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News Wrap: FBI says Pensacola gunman tied to al-Qaida

In our news wrap Monday, federal officials say a Saudi gunman who opened fire at a U.S. naval base in Pensacola, Florida, in December had ties to al-Qaida. The shooter killed three sailors before being killed himself. Also, Attorney General William Barr says he does not expect criminal probes of former President Obama or former Vice President Biden, saying concerns are “focused on others.”

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  • Judy Woodruff:

    In the day's other news: Federal officials say that a Saudi gunman who opened fire at a U.S. naval base in Pensacola, Florida, last December had ties to al-Qaida.

    The Saudi officer killed three sailors last December, before being killed himself. FBI Director Christopher Wray says the data recovered from his cell phone shows links to al-Qaida's branch in Yemen, known as AQAP.

  • Director Christopher Wray:

    He wasn't just coordinating with them about planning and tactics. He was helping the organization make the most it could out of his murders. And he continued to confer with his AQAP associates right up until the end, the very night before he started shooting.

  • Judy Woodruff:

    Director Wray and Attorney General William Barr sharply criticized Apple for not helping to unlock the gunman's smartphone. It took FBI agents four months to break the encryption.

    Attorney General Barr also says that he does not expect criminal probes of former President Obama or former Vice President Biden. President Trump has claimed that they may have committed crimes related to launching the Russia investigation.

    Barr dismissed that claim today, as he discussed U.S. attorney John Durham's review of the investigation.

  • Attorney General William Barr:

    As to President Obama and Vice President Biden, whatever their level of involvement, based on the information I have today, I don't expect Mr. Durham's work will lead to a criminal investigation of either man. Our concern over potential criminality is focused on others.

  • Judy Woodruff:

    President Trump said later that he's surprised that Barr is not planning criminal probes of Obama and Biden.

    Democrats say that the Friday night firing of State Department's inspector general may be linked to a Saudi arms deal.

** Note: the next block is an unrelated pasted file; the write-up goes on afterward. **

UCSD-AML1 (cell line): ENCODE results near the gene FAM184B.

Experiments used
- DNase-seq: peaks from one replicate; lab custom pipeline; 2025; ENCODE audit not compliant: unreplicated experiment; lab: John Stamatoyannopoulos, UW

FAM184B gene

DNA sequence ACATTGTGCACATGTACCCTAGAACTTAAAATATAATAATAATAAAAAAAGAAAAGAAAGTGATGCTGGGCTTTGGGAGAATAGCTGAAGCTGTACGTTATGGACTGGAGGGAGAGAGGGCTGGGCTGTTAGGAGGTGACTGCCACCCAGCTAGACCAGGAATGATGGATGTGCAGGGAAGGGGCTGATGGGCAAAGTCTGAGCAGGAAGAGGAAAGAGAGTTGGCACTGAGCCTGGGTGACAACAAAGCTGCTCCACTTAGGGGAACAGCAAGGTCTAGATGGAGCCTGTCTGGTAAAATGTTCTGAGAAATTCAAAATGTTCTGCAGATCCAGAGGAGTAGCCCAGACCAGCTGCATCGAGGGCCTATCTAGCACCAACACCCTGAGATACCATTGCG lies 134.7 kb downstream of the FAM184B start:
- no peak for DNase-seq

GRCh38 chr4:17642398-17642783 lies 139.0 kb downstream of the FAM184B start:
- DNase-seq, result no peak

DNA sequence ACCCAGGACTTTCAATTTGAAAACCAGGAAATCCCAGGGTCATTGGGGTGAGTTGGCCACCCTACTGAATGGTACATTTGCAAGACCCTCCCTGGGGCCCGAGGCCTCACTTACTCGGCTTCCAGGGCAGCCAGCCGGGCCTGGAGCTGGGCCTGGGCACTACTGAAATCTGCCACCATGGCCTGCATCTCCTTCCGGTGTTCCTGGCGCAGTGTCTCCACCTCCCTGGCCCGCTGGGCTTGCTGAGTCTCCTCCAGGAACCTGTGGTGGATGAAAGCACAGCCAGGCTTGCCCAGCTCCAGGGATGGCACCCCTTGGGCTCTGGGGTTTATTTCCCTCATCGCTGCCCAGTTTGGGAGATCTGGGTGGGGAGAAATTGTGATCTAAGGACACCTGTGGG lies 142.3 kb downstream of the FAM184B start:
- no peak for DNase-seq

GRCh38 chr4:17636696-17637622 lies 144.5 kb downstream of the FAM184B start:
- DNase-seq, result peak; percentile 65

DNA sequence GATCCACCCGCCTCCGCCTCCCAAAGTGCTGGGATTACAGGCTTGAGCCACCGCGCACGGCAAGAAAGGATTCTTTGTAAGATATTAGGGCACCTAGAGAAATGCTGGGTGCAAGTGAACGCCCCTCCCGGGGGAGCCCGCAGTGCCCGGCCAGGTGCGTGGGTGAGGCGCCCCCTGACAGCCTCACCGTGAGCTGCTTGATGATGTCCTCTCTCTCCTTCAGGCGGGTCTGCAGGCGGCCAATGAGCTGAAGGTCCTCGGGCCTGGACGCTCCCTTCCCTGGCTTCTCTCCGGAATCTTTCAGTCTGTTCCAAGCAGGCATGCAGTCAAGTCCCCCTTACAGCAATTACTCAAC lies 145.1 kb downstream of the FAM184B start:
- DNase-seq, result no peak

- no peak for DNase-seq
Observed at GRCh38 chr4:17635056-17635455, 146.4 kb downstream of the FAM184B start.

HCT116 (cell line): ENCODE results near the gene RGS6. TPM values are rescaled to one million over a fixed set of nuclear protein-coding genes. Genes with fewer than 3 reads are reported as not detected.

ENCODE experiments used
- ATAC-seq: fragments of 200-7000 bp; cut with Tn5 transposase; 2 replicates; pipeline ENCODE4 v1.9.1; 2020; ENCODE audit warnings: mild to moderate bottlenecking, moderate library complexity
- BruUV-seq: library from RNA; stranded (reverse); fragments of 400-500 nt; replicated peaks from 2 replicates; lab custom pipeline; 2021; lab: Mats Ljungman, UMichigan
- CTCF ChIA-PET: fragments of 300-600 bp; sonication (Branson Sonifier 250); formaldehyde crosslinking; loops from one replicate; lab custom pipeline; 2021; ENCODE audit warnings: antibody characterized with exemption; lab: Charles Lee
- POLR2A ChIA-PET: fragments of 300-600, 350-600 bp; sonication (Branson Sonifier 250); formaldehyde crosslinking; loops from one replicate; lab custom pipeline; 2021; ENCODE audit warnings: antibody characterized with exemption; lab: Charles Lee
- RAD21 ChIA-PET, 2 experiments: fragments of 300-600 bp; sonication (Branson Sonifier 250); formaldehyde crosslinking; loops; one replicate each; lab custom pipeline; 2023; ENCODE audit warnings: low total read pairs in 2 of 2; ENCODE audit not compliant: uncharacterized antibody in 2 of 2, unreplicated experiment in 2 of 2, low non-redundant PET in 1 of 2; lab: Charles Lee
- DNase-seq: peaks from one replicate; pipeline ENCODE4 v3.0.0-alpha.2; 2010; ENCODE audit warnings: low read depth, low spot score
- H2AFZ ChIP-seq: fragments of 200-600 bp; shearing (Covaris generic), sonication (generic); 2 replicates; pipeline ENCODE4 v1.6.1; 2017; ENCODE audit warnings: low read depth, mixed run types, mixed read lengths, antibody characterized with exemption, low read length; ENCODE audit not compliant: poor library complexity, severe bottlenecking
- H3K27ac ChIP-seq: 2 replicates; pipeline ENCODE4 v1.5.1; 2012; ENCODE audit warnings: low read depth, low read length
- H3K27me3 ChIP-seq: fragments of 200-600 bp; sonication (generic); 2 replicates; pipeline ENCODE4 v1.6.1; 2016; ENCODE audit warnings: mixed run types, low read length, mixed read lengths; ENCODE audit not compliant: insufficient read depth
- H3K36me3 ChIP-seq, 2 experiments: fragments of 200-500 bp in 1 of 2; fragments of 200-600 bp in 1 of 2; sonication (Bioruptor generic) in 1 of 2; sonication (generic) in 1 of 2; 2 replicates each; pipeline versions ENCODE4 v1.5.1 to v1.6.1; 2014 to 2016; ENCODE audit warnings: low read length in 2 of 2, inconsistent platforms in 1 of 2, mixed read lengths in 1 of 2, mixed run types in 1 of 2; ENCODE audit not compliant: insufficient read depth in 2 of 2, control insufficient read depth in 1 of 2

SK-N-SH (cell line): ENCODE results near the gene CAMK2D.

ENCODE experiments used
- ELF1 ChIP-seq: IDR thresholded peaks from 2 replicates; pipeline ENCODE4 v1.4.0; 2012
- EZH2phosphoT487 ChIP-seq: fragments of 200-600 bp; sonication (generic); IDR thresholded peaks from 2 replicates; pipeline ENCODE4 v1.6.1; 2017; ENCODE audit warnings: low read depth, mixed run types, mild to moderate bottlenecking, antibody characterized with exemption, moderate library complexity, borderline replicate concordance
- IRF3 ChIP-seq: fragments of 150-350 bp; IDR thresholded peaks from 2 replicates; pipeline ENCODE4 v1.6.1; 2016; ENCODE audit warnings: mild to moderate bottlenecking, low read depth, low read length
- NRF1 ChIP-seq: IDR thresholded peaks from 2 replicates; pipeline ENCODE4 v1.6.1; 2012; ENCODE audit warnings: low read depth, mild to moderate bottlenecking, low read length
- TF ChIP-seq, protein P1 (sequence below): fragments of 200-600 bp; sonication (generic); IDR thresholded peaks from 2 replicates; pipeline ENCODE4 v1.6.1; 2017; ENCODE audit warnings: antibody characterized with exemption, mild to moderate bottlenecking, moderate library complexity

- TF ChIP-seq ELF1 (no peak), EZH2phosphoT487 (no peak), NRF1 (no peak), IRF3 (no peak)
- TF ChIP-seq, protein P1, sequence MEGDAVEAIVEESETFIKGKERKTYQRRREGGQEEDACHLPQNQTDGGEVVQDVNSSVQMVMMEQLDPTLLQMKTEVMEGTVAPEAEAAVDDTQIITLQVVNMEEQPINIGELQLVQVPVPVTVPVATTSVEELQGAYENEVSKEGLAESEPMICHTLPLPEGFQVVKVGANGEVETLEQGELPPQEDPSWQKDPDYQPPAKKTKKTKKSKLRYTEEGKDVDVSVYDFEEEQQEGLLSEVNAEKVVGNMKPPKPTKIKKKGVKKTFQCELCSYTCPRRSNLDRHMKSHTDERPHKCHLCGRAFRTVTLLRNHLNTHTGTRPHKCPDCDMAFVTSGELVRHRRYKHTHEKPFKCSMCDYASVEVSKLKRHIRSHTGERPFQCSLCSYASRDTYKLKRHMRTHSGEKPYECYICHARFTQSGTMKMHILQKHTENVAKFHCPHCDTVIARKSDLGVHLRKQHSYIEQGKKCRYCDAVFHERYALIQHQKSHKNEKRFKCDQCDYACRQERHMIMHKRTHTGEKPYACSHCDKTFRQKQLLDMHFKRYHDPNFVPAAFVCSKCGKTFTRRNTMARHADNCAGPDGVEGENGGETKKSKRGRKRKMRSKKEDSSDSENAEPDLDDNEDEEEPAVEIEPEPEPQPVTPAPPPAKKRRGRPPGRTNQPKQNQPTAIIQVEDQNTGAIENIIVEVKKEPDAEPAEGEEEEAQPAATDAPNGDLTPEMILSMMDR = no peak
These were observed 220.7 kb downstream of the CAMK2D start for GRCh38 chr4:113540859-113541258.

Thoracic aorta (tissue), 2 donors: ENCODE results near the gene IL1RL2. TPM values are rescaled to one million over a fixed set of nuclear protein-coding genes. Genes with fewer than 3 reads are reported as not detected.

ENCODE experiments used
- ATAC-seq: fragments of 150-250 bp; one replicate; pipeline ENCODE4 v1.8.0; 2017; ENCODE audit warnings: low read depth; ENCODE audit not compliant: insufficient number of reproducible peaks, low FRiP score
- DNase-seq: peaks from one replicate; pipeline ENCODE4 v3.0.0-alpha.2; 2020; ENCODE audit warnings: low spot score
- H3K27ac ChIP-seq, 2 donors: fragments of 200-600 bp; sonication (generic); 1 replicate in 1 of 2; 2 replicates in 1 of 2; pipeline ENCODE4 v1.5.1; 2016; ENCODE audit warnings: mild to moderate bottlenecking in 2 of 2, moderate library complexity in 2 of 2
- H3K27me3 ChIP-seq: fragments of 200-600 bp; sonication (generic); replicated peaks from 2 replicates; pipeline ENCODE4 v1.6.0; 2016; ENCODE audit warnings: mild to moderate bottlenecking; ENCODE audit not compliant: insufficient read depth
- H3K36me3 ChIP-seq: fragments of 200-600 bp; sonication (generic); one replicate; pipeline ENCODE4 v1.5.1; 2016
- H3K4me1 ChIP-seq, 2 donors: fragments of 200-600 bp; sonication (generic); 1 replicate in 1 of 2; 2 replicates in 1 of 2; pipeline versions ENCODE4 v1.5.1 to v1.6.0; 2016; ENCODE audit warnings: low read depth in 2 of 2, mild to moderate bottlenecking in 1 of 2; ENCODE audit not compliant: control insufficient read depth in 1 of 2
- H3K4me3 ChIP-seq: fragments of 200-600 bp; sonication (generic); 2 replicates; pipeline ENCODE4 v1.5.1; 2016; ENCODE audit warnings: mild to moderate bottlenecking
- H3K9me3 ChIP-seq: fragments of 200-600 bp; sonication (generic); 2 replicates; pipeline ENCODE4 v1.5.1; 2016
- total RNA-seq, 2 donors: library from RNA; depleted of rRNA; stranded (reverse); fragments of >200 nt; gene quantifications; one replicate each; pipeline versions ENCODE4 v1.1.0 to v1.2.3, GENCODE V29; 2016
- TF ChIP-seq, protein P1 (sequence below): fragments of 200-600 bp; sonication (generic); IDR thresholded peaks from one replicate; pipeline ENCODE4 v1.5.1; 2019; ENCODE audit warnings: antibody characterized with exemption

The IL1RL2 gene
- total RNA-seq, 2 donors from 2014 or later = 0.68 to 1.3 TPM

Representative Eliot Engel, chair of the House Foreign Affairs Committee, said today that inspector general Steve Linick was investigating the $7 billion deal. President Trump said that he does not know Linick, but Secretary of State Mike Pompeo wanted him fired.

    We will explore this further later in the program.

    A federal prosecutor who oversaw cases against two Trump allies could be getting a big promotion. It's widely reported that U.S. attorney Tim Shea will take over the Drug Enforcement Administration. Shea helped push a lighter sentence for Roger Stone, a Trump friend and adviser, and for dismissing criminal charges against Michael Flynn, the former national security adviser.

    In Israel, a Jewish extremist was convicted today of murdering an 18-month-old Palestinian boy and his parents. The court found the defendant threw firebombs into the family's West Bank home as they slept in 2015.

    The boy's grandfather welcomed the conviction.

  • Hussein Dawabshe (through translator):

    The trial will not bring my family back. but I don't want there to be more children to go through the trauma that we went through.

    We went through this trauma for five years, a whole year at the hospital, and I don't want another family to go through this. Enough already.

  • Judy Woodruff:

    Defense lawyers claimed that police used torture to force a confession, but they offered no evidence.

    Back in this country, voters in Wisconsin have disabilities or belong to a minority filed a federal lawsuit over the upcoming August primary and November general election. They want more poll workers, as well as absentee ballots for all voters, among other things.

    Wisconsin held its presidential primary last month, despite fears of the coronavirus.

    And the year's first named storm in the Atlantic swirled off the coast of North Carolina. Today, the tropical storm named Arthur brought heavy rain and rough surf to the Outer Banks, before turning out to sea. Hurricane season doesn't officially begin until June 1.

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